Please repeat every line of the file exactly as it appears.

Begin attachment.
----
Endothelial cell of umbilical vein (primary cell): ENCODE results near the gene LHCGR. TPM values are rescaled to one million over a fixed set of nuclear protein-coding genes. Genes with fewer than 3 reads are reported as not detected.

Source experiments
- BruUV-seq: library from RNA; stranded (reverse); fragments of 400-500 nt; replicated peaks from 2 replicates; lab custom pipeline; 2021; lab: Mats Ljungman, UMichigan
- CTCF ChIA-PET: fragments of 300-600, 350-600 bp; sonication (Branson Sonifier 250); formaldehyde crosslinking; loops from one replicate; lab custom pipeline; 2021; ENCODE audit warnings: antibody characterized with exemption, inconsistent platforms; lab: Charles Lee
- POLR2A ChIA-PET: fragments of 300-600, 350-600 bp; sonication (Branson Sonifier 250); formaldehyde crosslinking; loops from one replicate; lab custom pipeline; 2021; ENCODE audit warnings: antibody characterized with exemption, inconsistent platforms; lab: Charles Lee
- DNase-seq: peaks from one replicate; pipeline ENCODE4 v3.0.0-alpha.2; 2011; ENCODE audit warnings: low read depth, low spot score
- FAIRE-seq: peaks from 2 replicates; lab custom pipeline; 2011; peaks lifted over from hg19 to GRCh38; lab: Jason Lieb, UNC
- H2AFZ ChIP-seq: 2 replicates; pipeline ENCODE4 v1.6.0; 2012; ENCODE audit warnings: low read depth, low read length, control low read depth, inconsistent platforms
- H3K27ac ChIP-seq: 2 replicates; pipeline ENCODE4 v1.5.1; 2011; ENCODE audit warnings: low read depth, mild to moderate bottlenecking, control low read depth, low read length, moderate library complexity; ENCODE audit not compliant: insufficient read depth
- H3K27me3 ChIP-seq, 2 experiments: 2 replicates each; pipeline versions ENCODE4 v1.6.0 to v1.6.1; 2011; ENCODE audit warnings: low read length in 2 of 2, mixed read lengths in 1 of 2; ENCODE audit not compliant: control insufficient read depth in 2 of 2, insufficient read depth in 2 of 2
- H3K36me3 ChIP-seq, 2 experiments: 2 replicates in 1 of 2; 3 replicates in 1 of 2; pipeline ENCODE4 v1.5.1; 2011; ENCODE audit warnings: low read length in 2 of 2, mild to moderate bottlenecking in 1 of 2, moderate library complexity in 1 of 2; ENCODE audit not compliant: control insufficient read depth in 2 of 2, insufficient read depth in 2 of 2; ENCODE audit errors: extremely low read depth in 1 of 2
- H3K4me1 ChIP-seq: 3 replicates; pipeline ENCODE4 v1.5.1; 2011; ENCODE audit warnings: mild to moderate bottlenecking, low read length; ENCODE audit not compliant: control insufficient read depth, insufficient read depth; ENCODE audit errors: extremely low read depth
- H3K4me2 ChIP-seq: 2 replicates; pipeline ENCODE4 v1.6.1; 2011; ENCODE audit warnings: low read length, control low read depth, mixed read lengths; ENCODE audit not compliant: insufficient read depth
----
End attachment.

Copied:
Endothelial cell of umbilical vein (primary cell): ENCODE results near the gene LHCGR. TPM values are rescaled to one million over a fixed set of nuclear protein-coding genes. Genes with fewer than 3 reads are reported as not detected.

Source experiments
- BruUV-seq: library from RNA; stranded (reverse); fragments of 400-500 nt; replicated peaks from 2 replicates; lab custom pipeline; 2021; lab: Mats Ljungman, UMichigan
- CTCF ChIA-PET: fragments of 300-600, 350-600 bp; sonication (Branson Sonifier 250); formaldehyde crosslinking; loops from one replicate; lab custom pipeline; 2021; ENCODE audit warnings: antibody characterized with exemption, inconsistent platforms; lab: Charles Lee
- POLR2A ChIA-PET: fragments of 300-600, 350-600 bp; sonication (Branson Sonifier 250); formaldehyde crosslinking; loops from one replicate; lab custom pipeline; 2021; ENCODE audit warnings: antibody characterized with exemption, inconsistent platforms; lab: Charles Lee
- DNase-seq: peaks from one replicate; pipeline ENCODE4 v3.0.0-alpha.2; 2011; ENCODE audit warnings: low read depth, low spot score
- FAIRE-seq: peaks from 2 replicates; lab custom pipeline; 2011; peaks lifted over from hg19 to GRCh38; lab: Jason Lieb, UNC
- H2AFZ ChIP-seq: 2 replicates; pipeline ENCODE4 v1.6.0; 2012; ENCODE audit warnings: low read depth, low read length, control low read depth, inconsistent platforms
- H3K27ac ChIP-seq: 2 replicates; pipeline ENCODE4 v1.5.1; 2011; ENCODE audit warnings: low read depth, mild to moderate bottlenecking, control low read depth, low read length, moderate library complexity; ENCODE audit not compliant: insufficient read depth
- H3K27me3 ChIP-seq, 2 experiments: 2 replicates each; pipeline versions ENCODE4 v1.6.0 to v1.6.1; 2011; ENCODE audit warnings: low read length in 2 of 2, mixed read lengths in 1 of 2; ENCODE audit not compliant: control insufficient read depth in 2 of 2, insufficient read depth in 2 of 2
- H3K36me3 ChIP-seq, 2 experiments: 2 replicates in 1 of 2; 3 replicates in 1 of 2; pipeline ENCODE4 v1.5.1; 2011; ENCODE audit warnings: low read length in 2 of 2, mild to moderate bottlenecking in 1 of 2, moderate library complexity in 1 of 2; ENCODE audit not compliant: control insufficient read depth in 2 of 2, insufficient read depth in 2 of 2; ENCODE audit errors: extremely low read depth in 1 of 2
- H3K4me1 ChIP-seq: 3 replicates; pipeline ENCODE4 v1.5.1; 2011; ENCODE audit warnings: mild to moderate bottlenecking, low read length; ENCODE audit not compliant: control insufficient read depth, insufficient read depth; ENCODE audit errors: extremely low read depth
- H3K4me2 ChIP-seq: 2 replicates; pipeline ENCODE4 v1.6.1; 2011; ENCODE audit warnings: low read length, control low read depth, mixed read lengths; ENCODE audit not compliant: insufficient read depth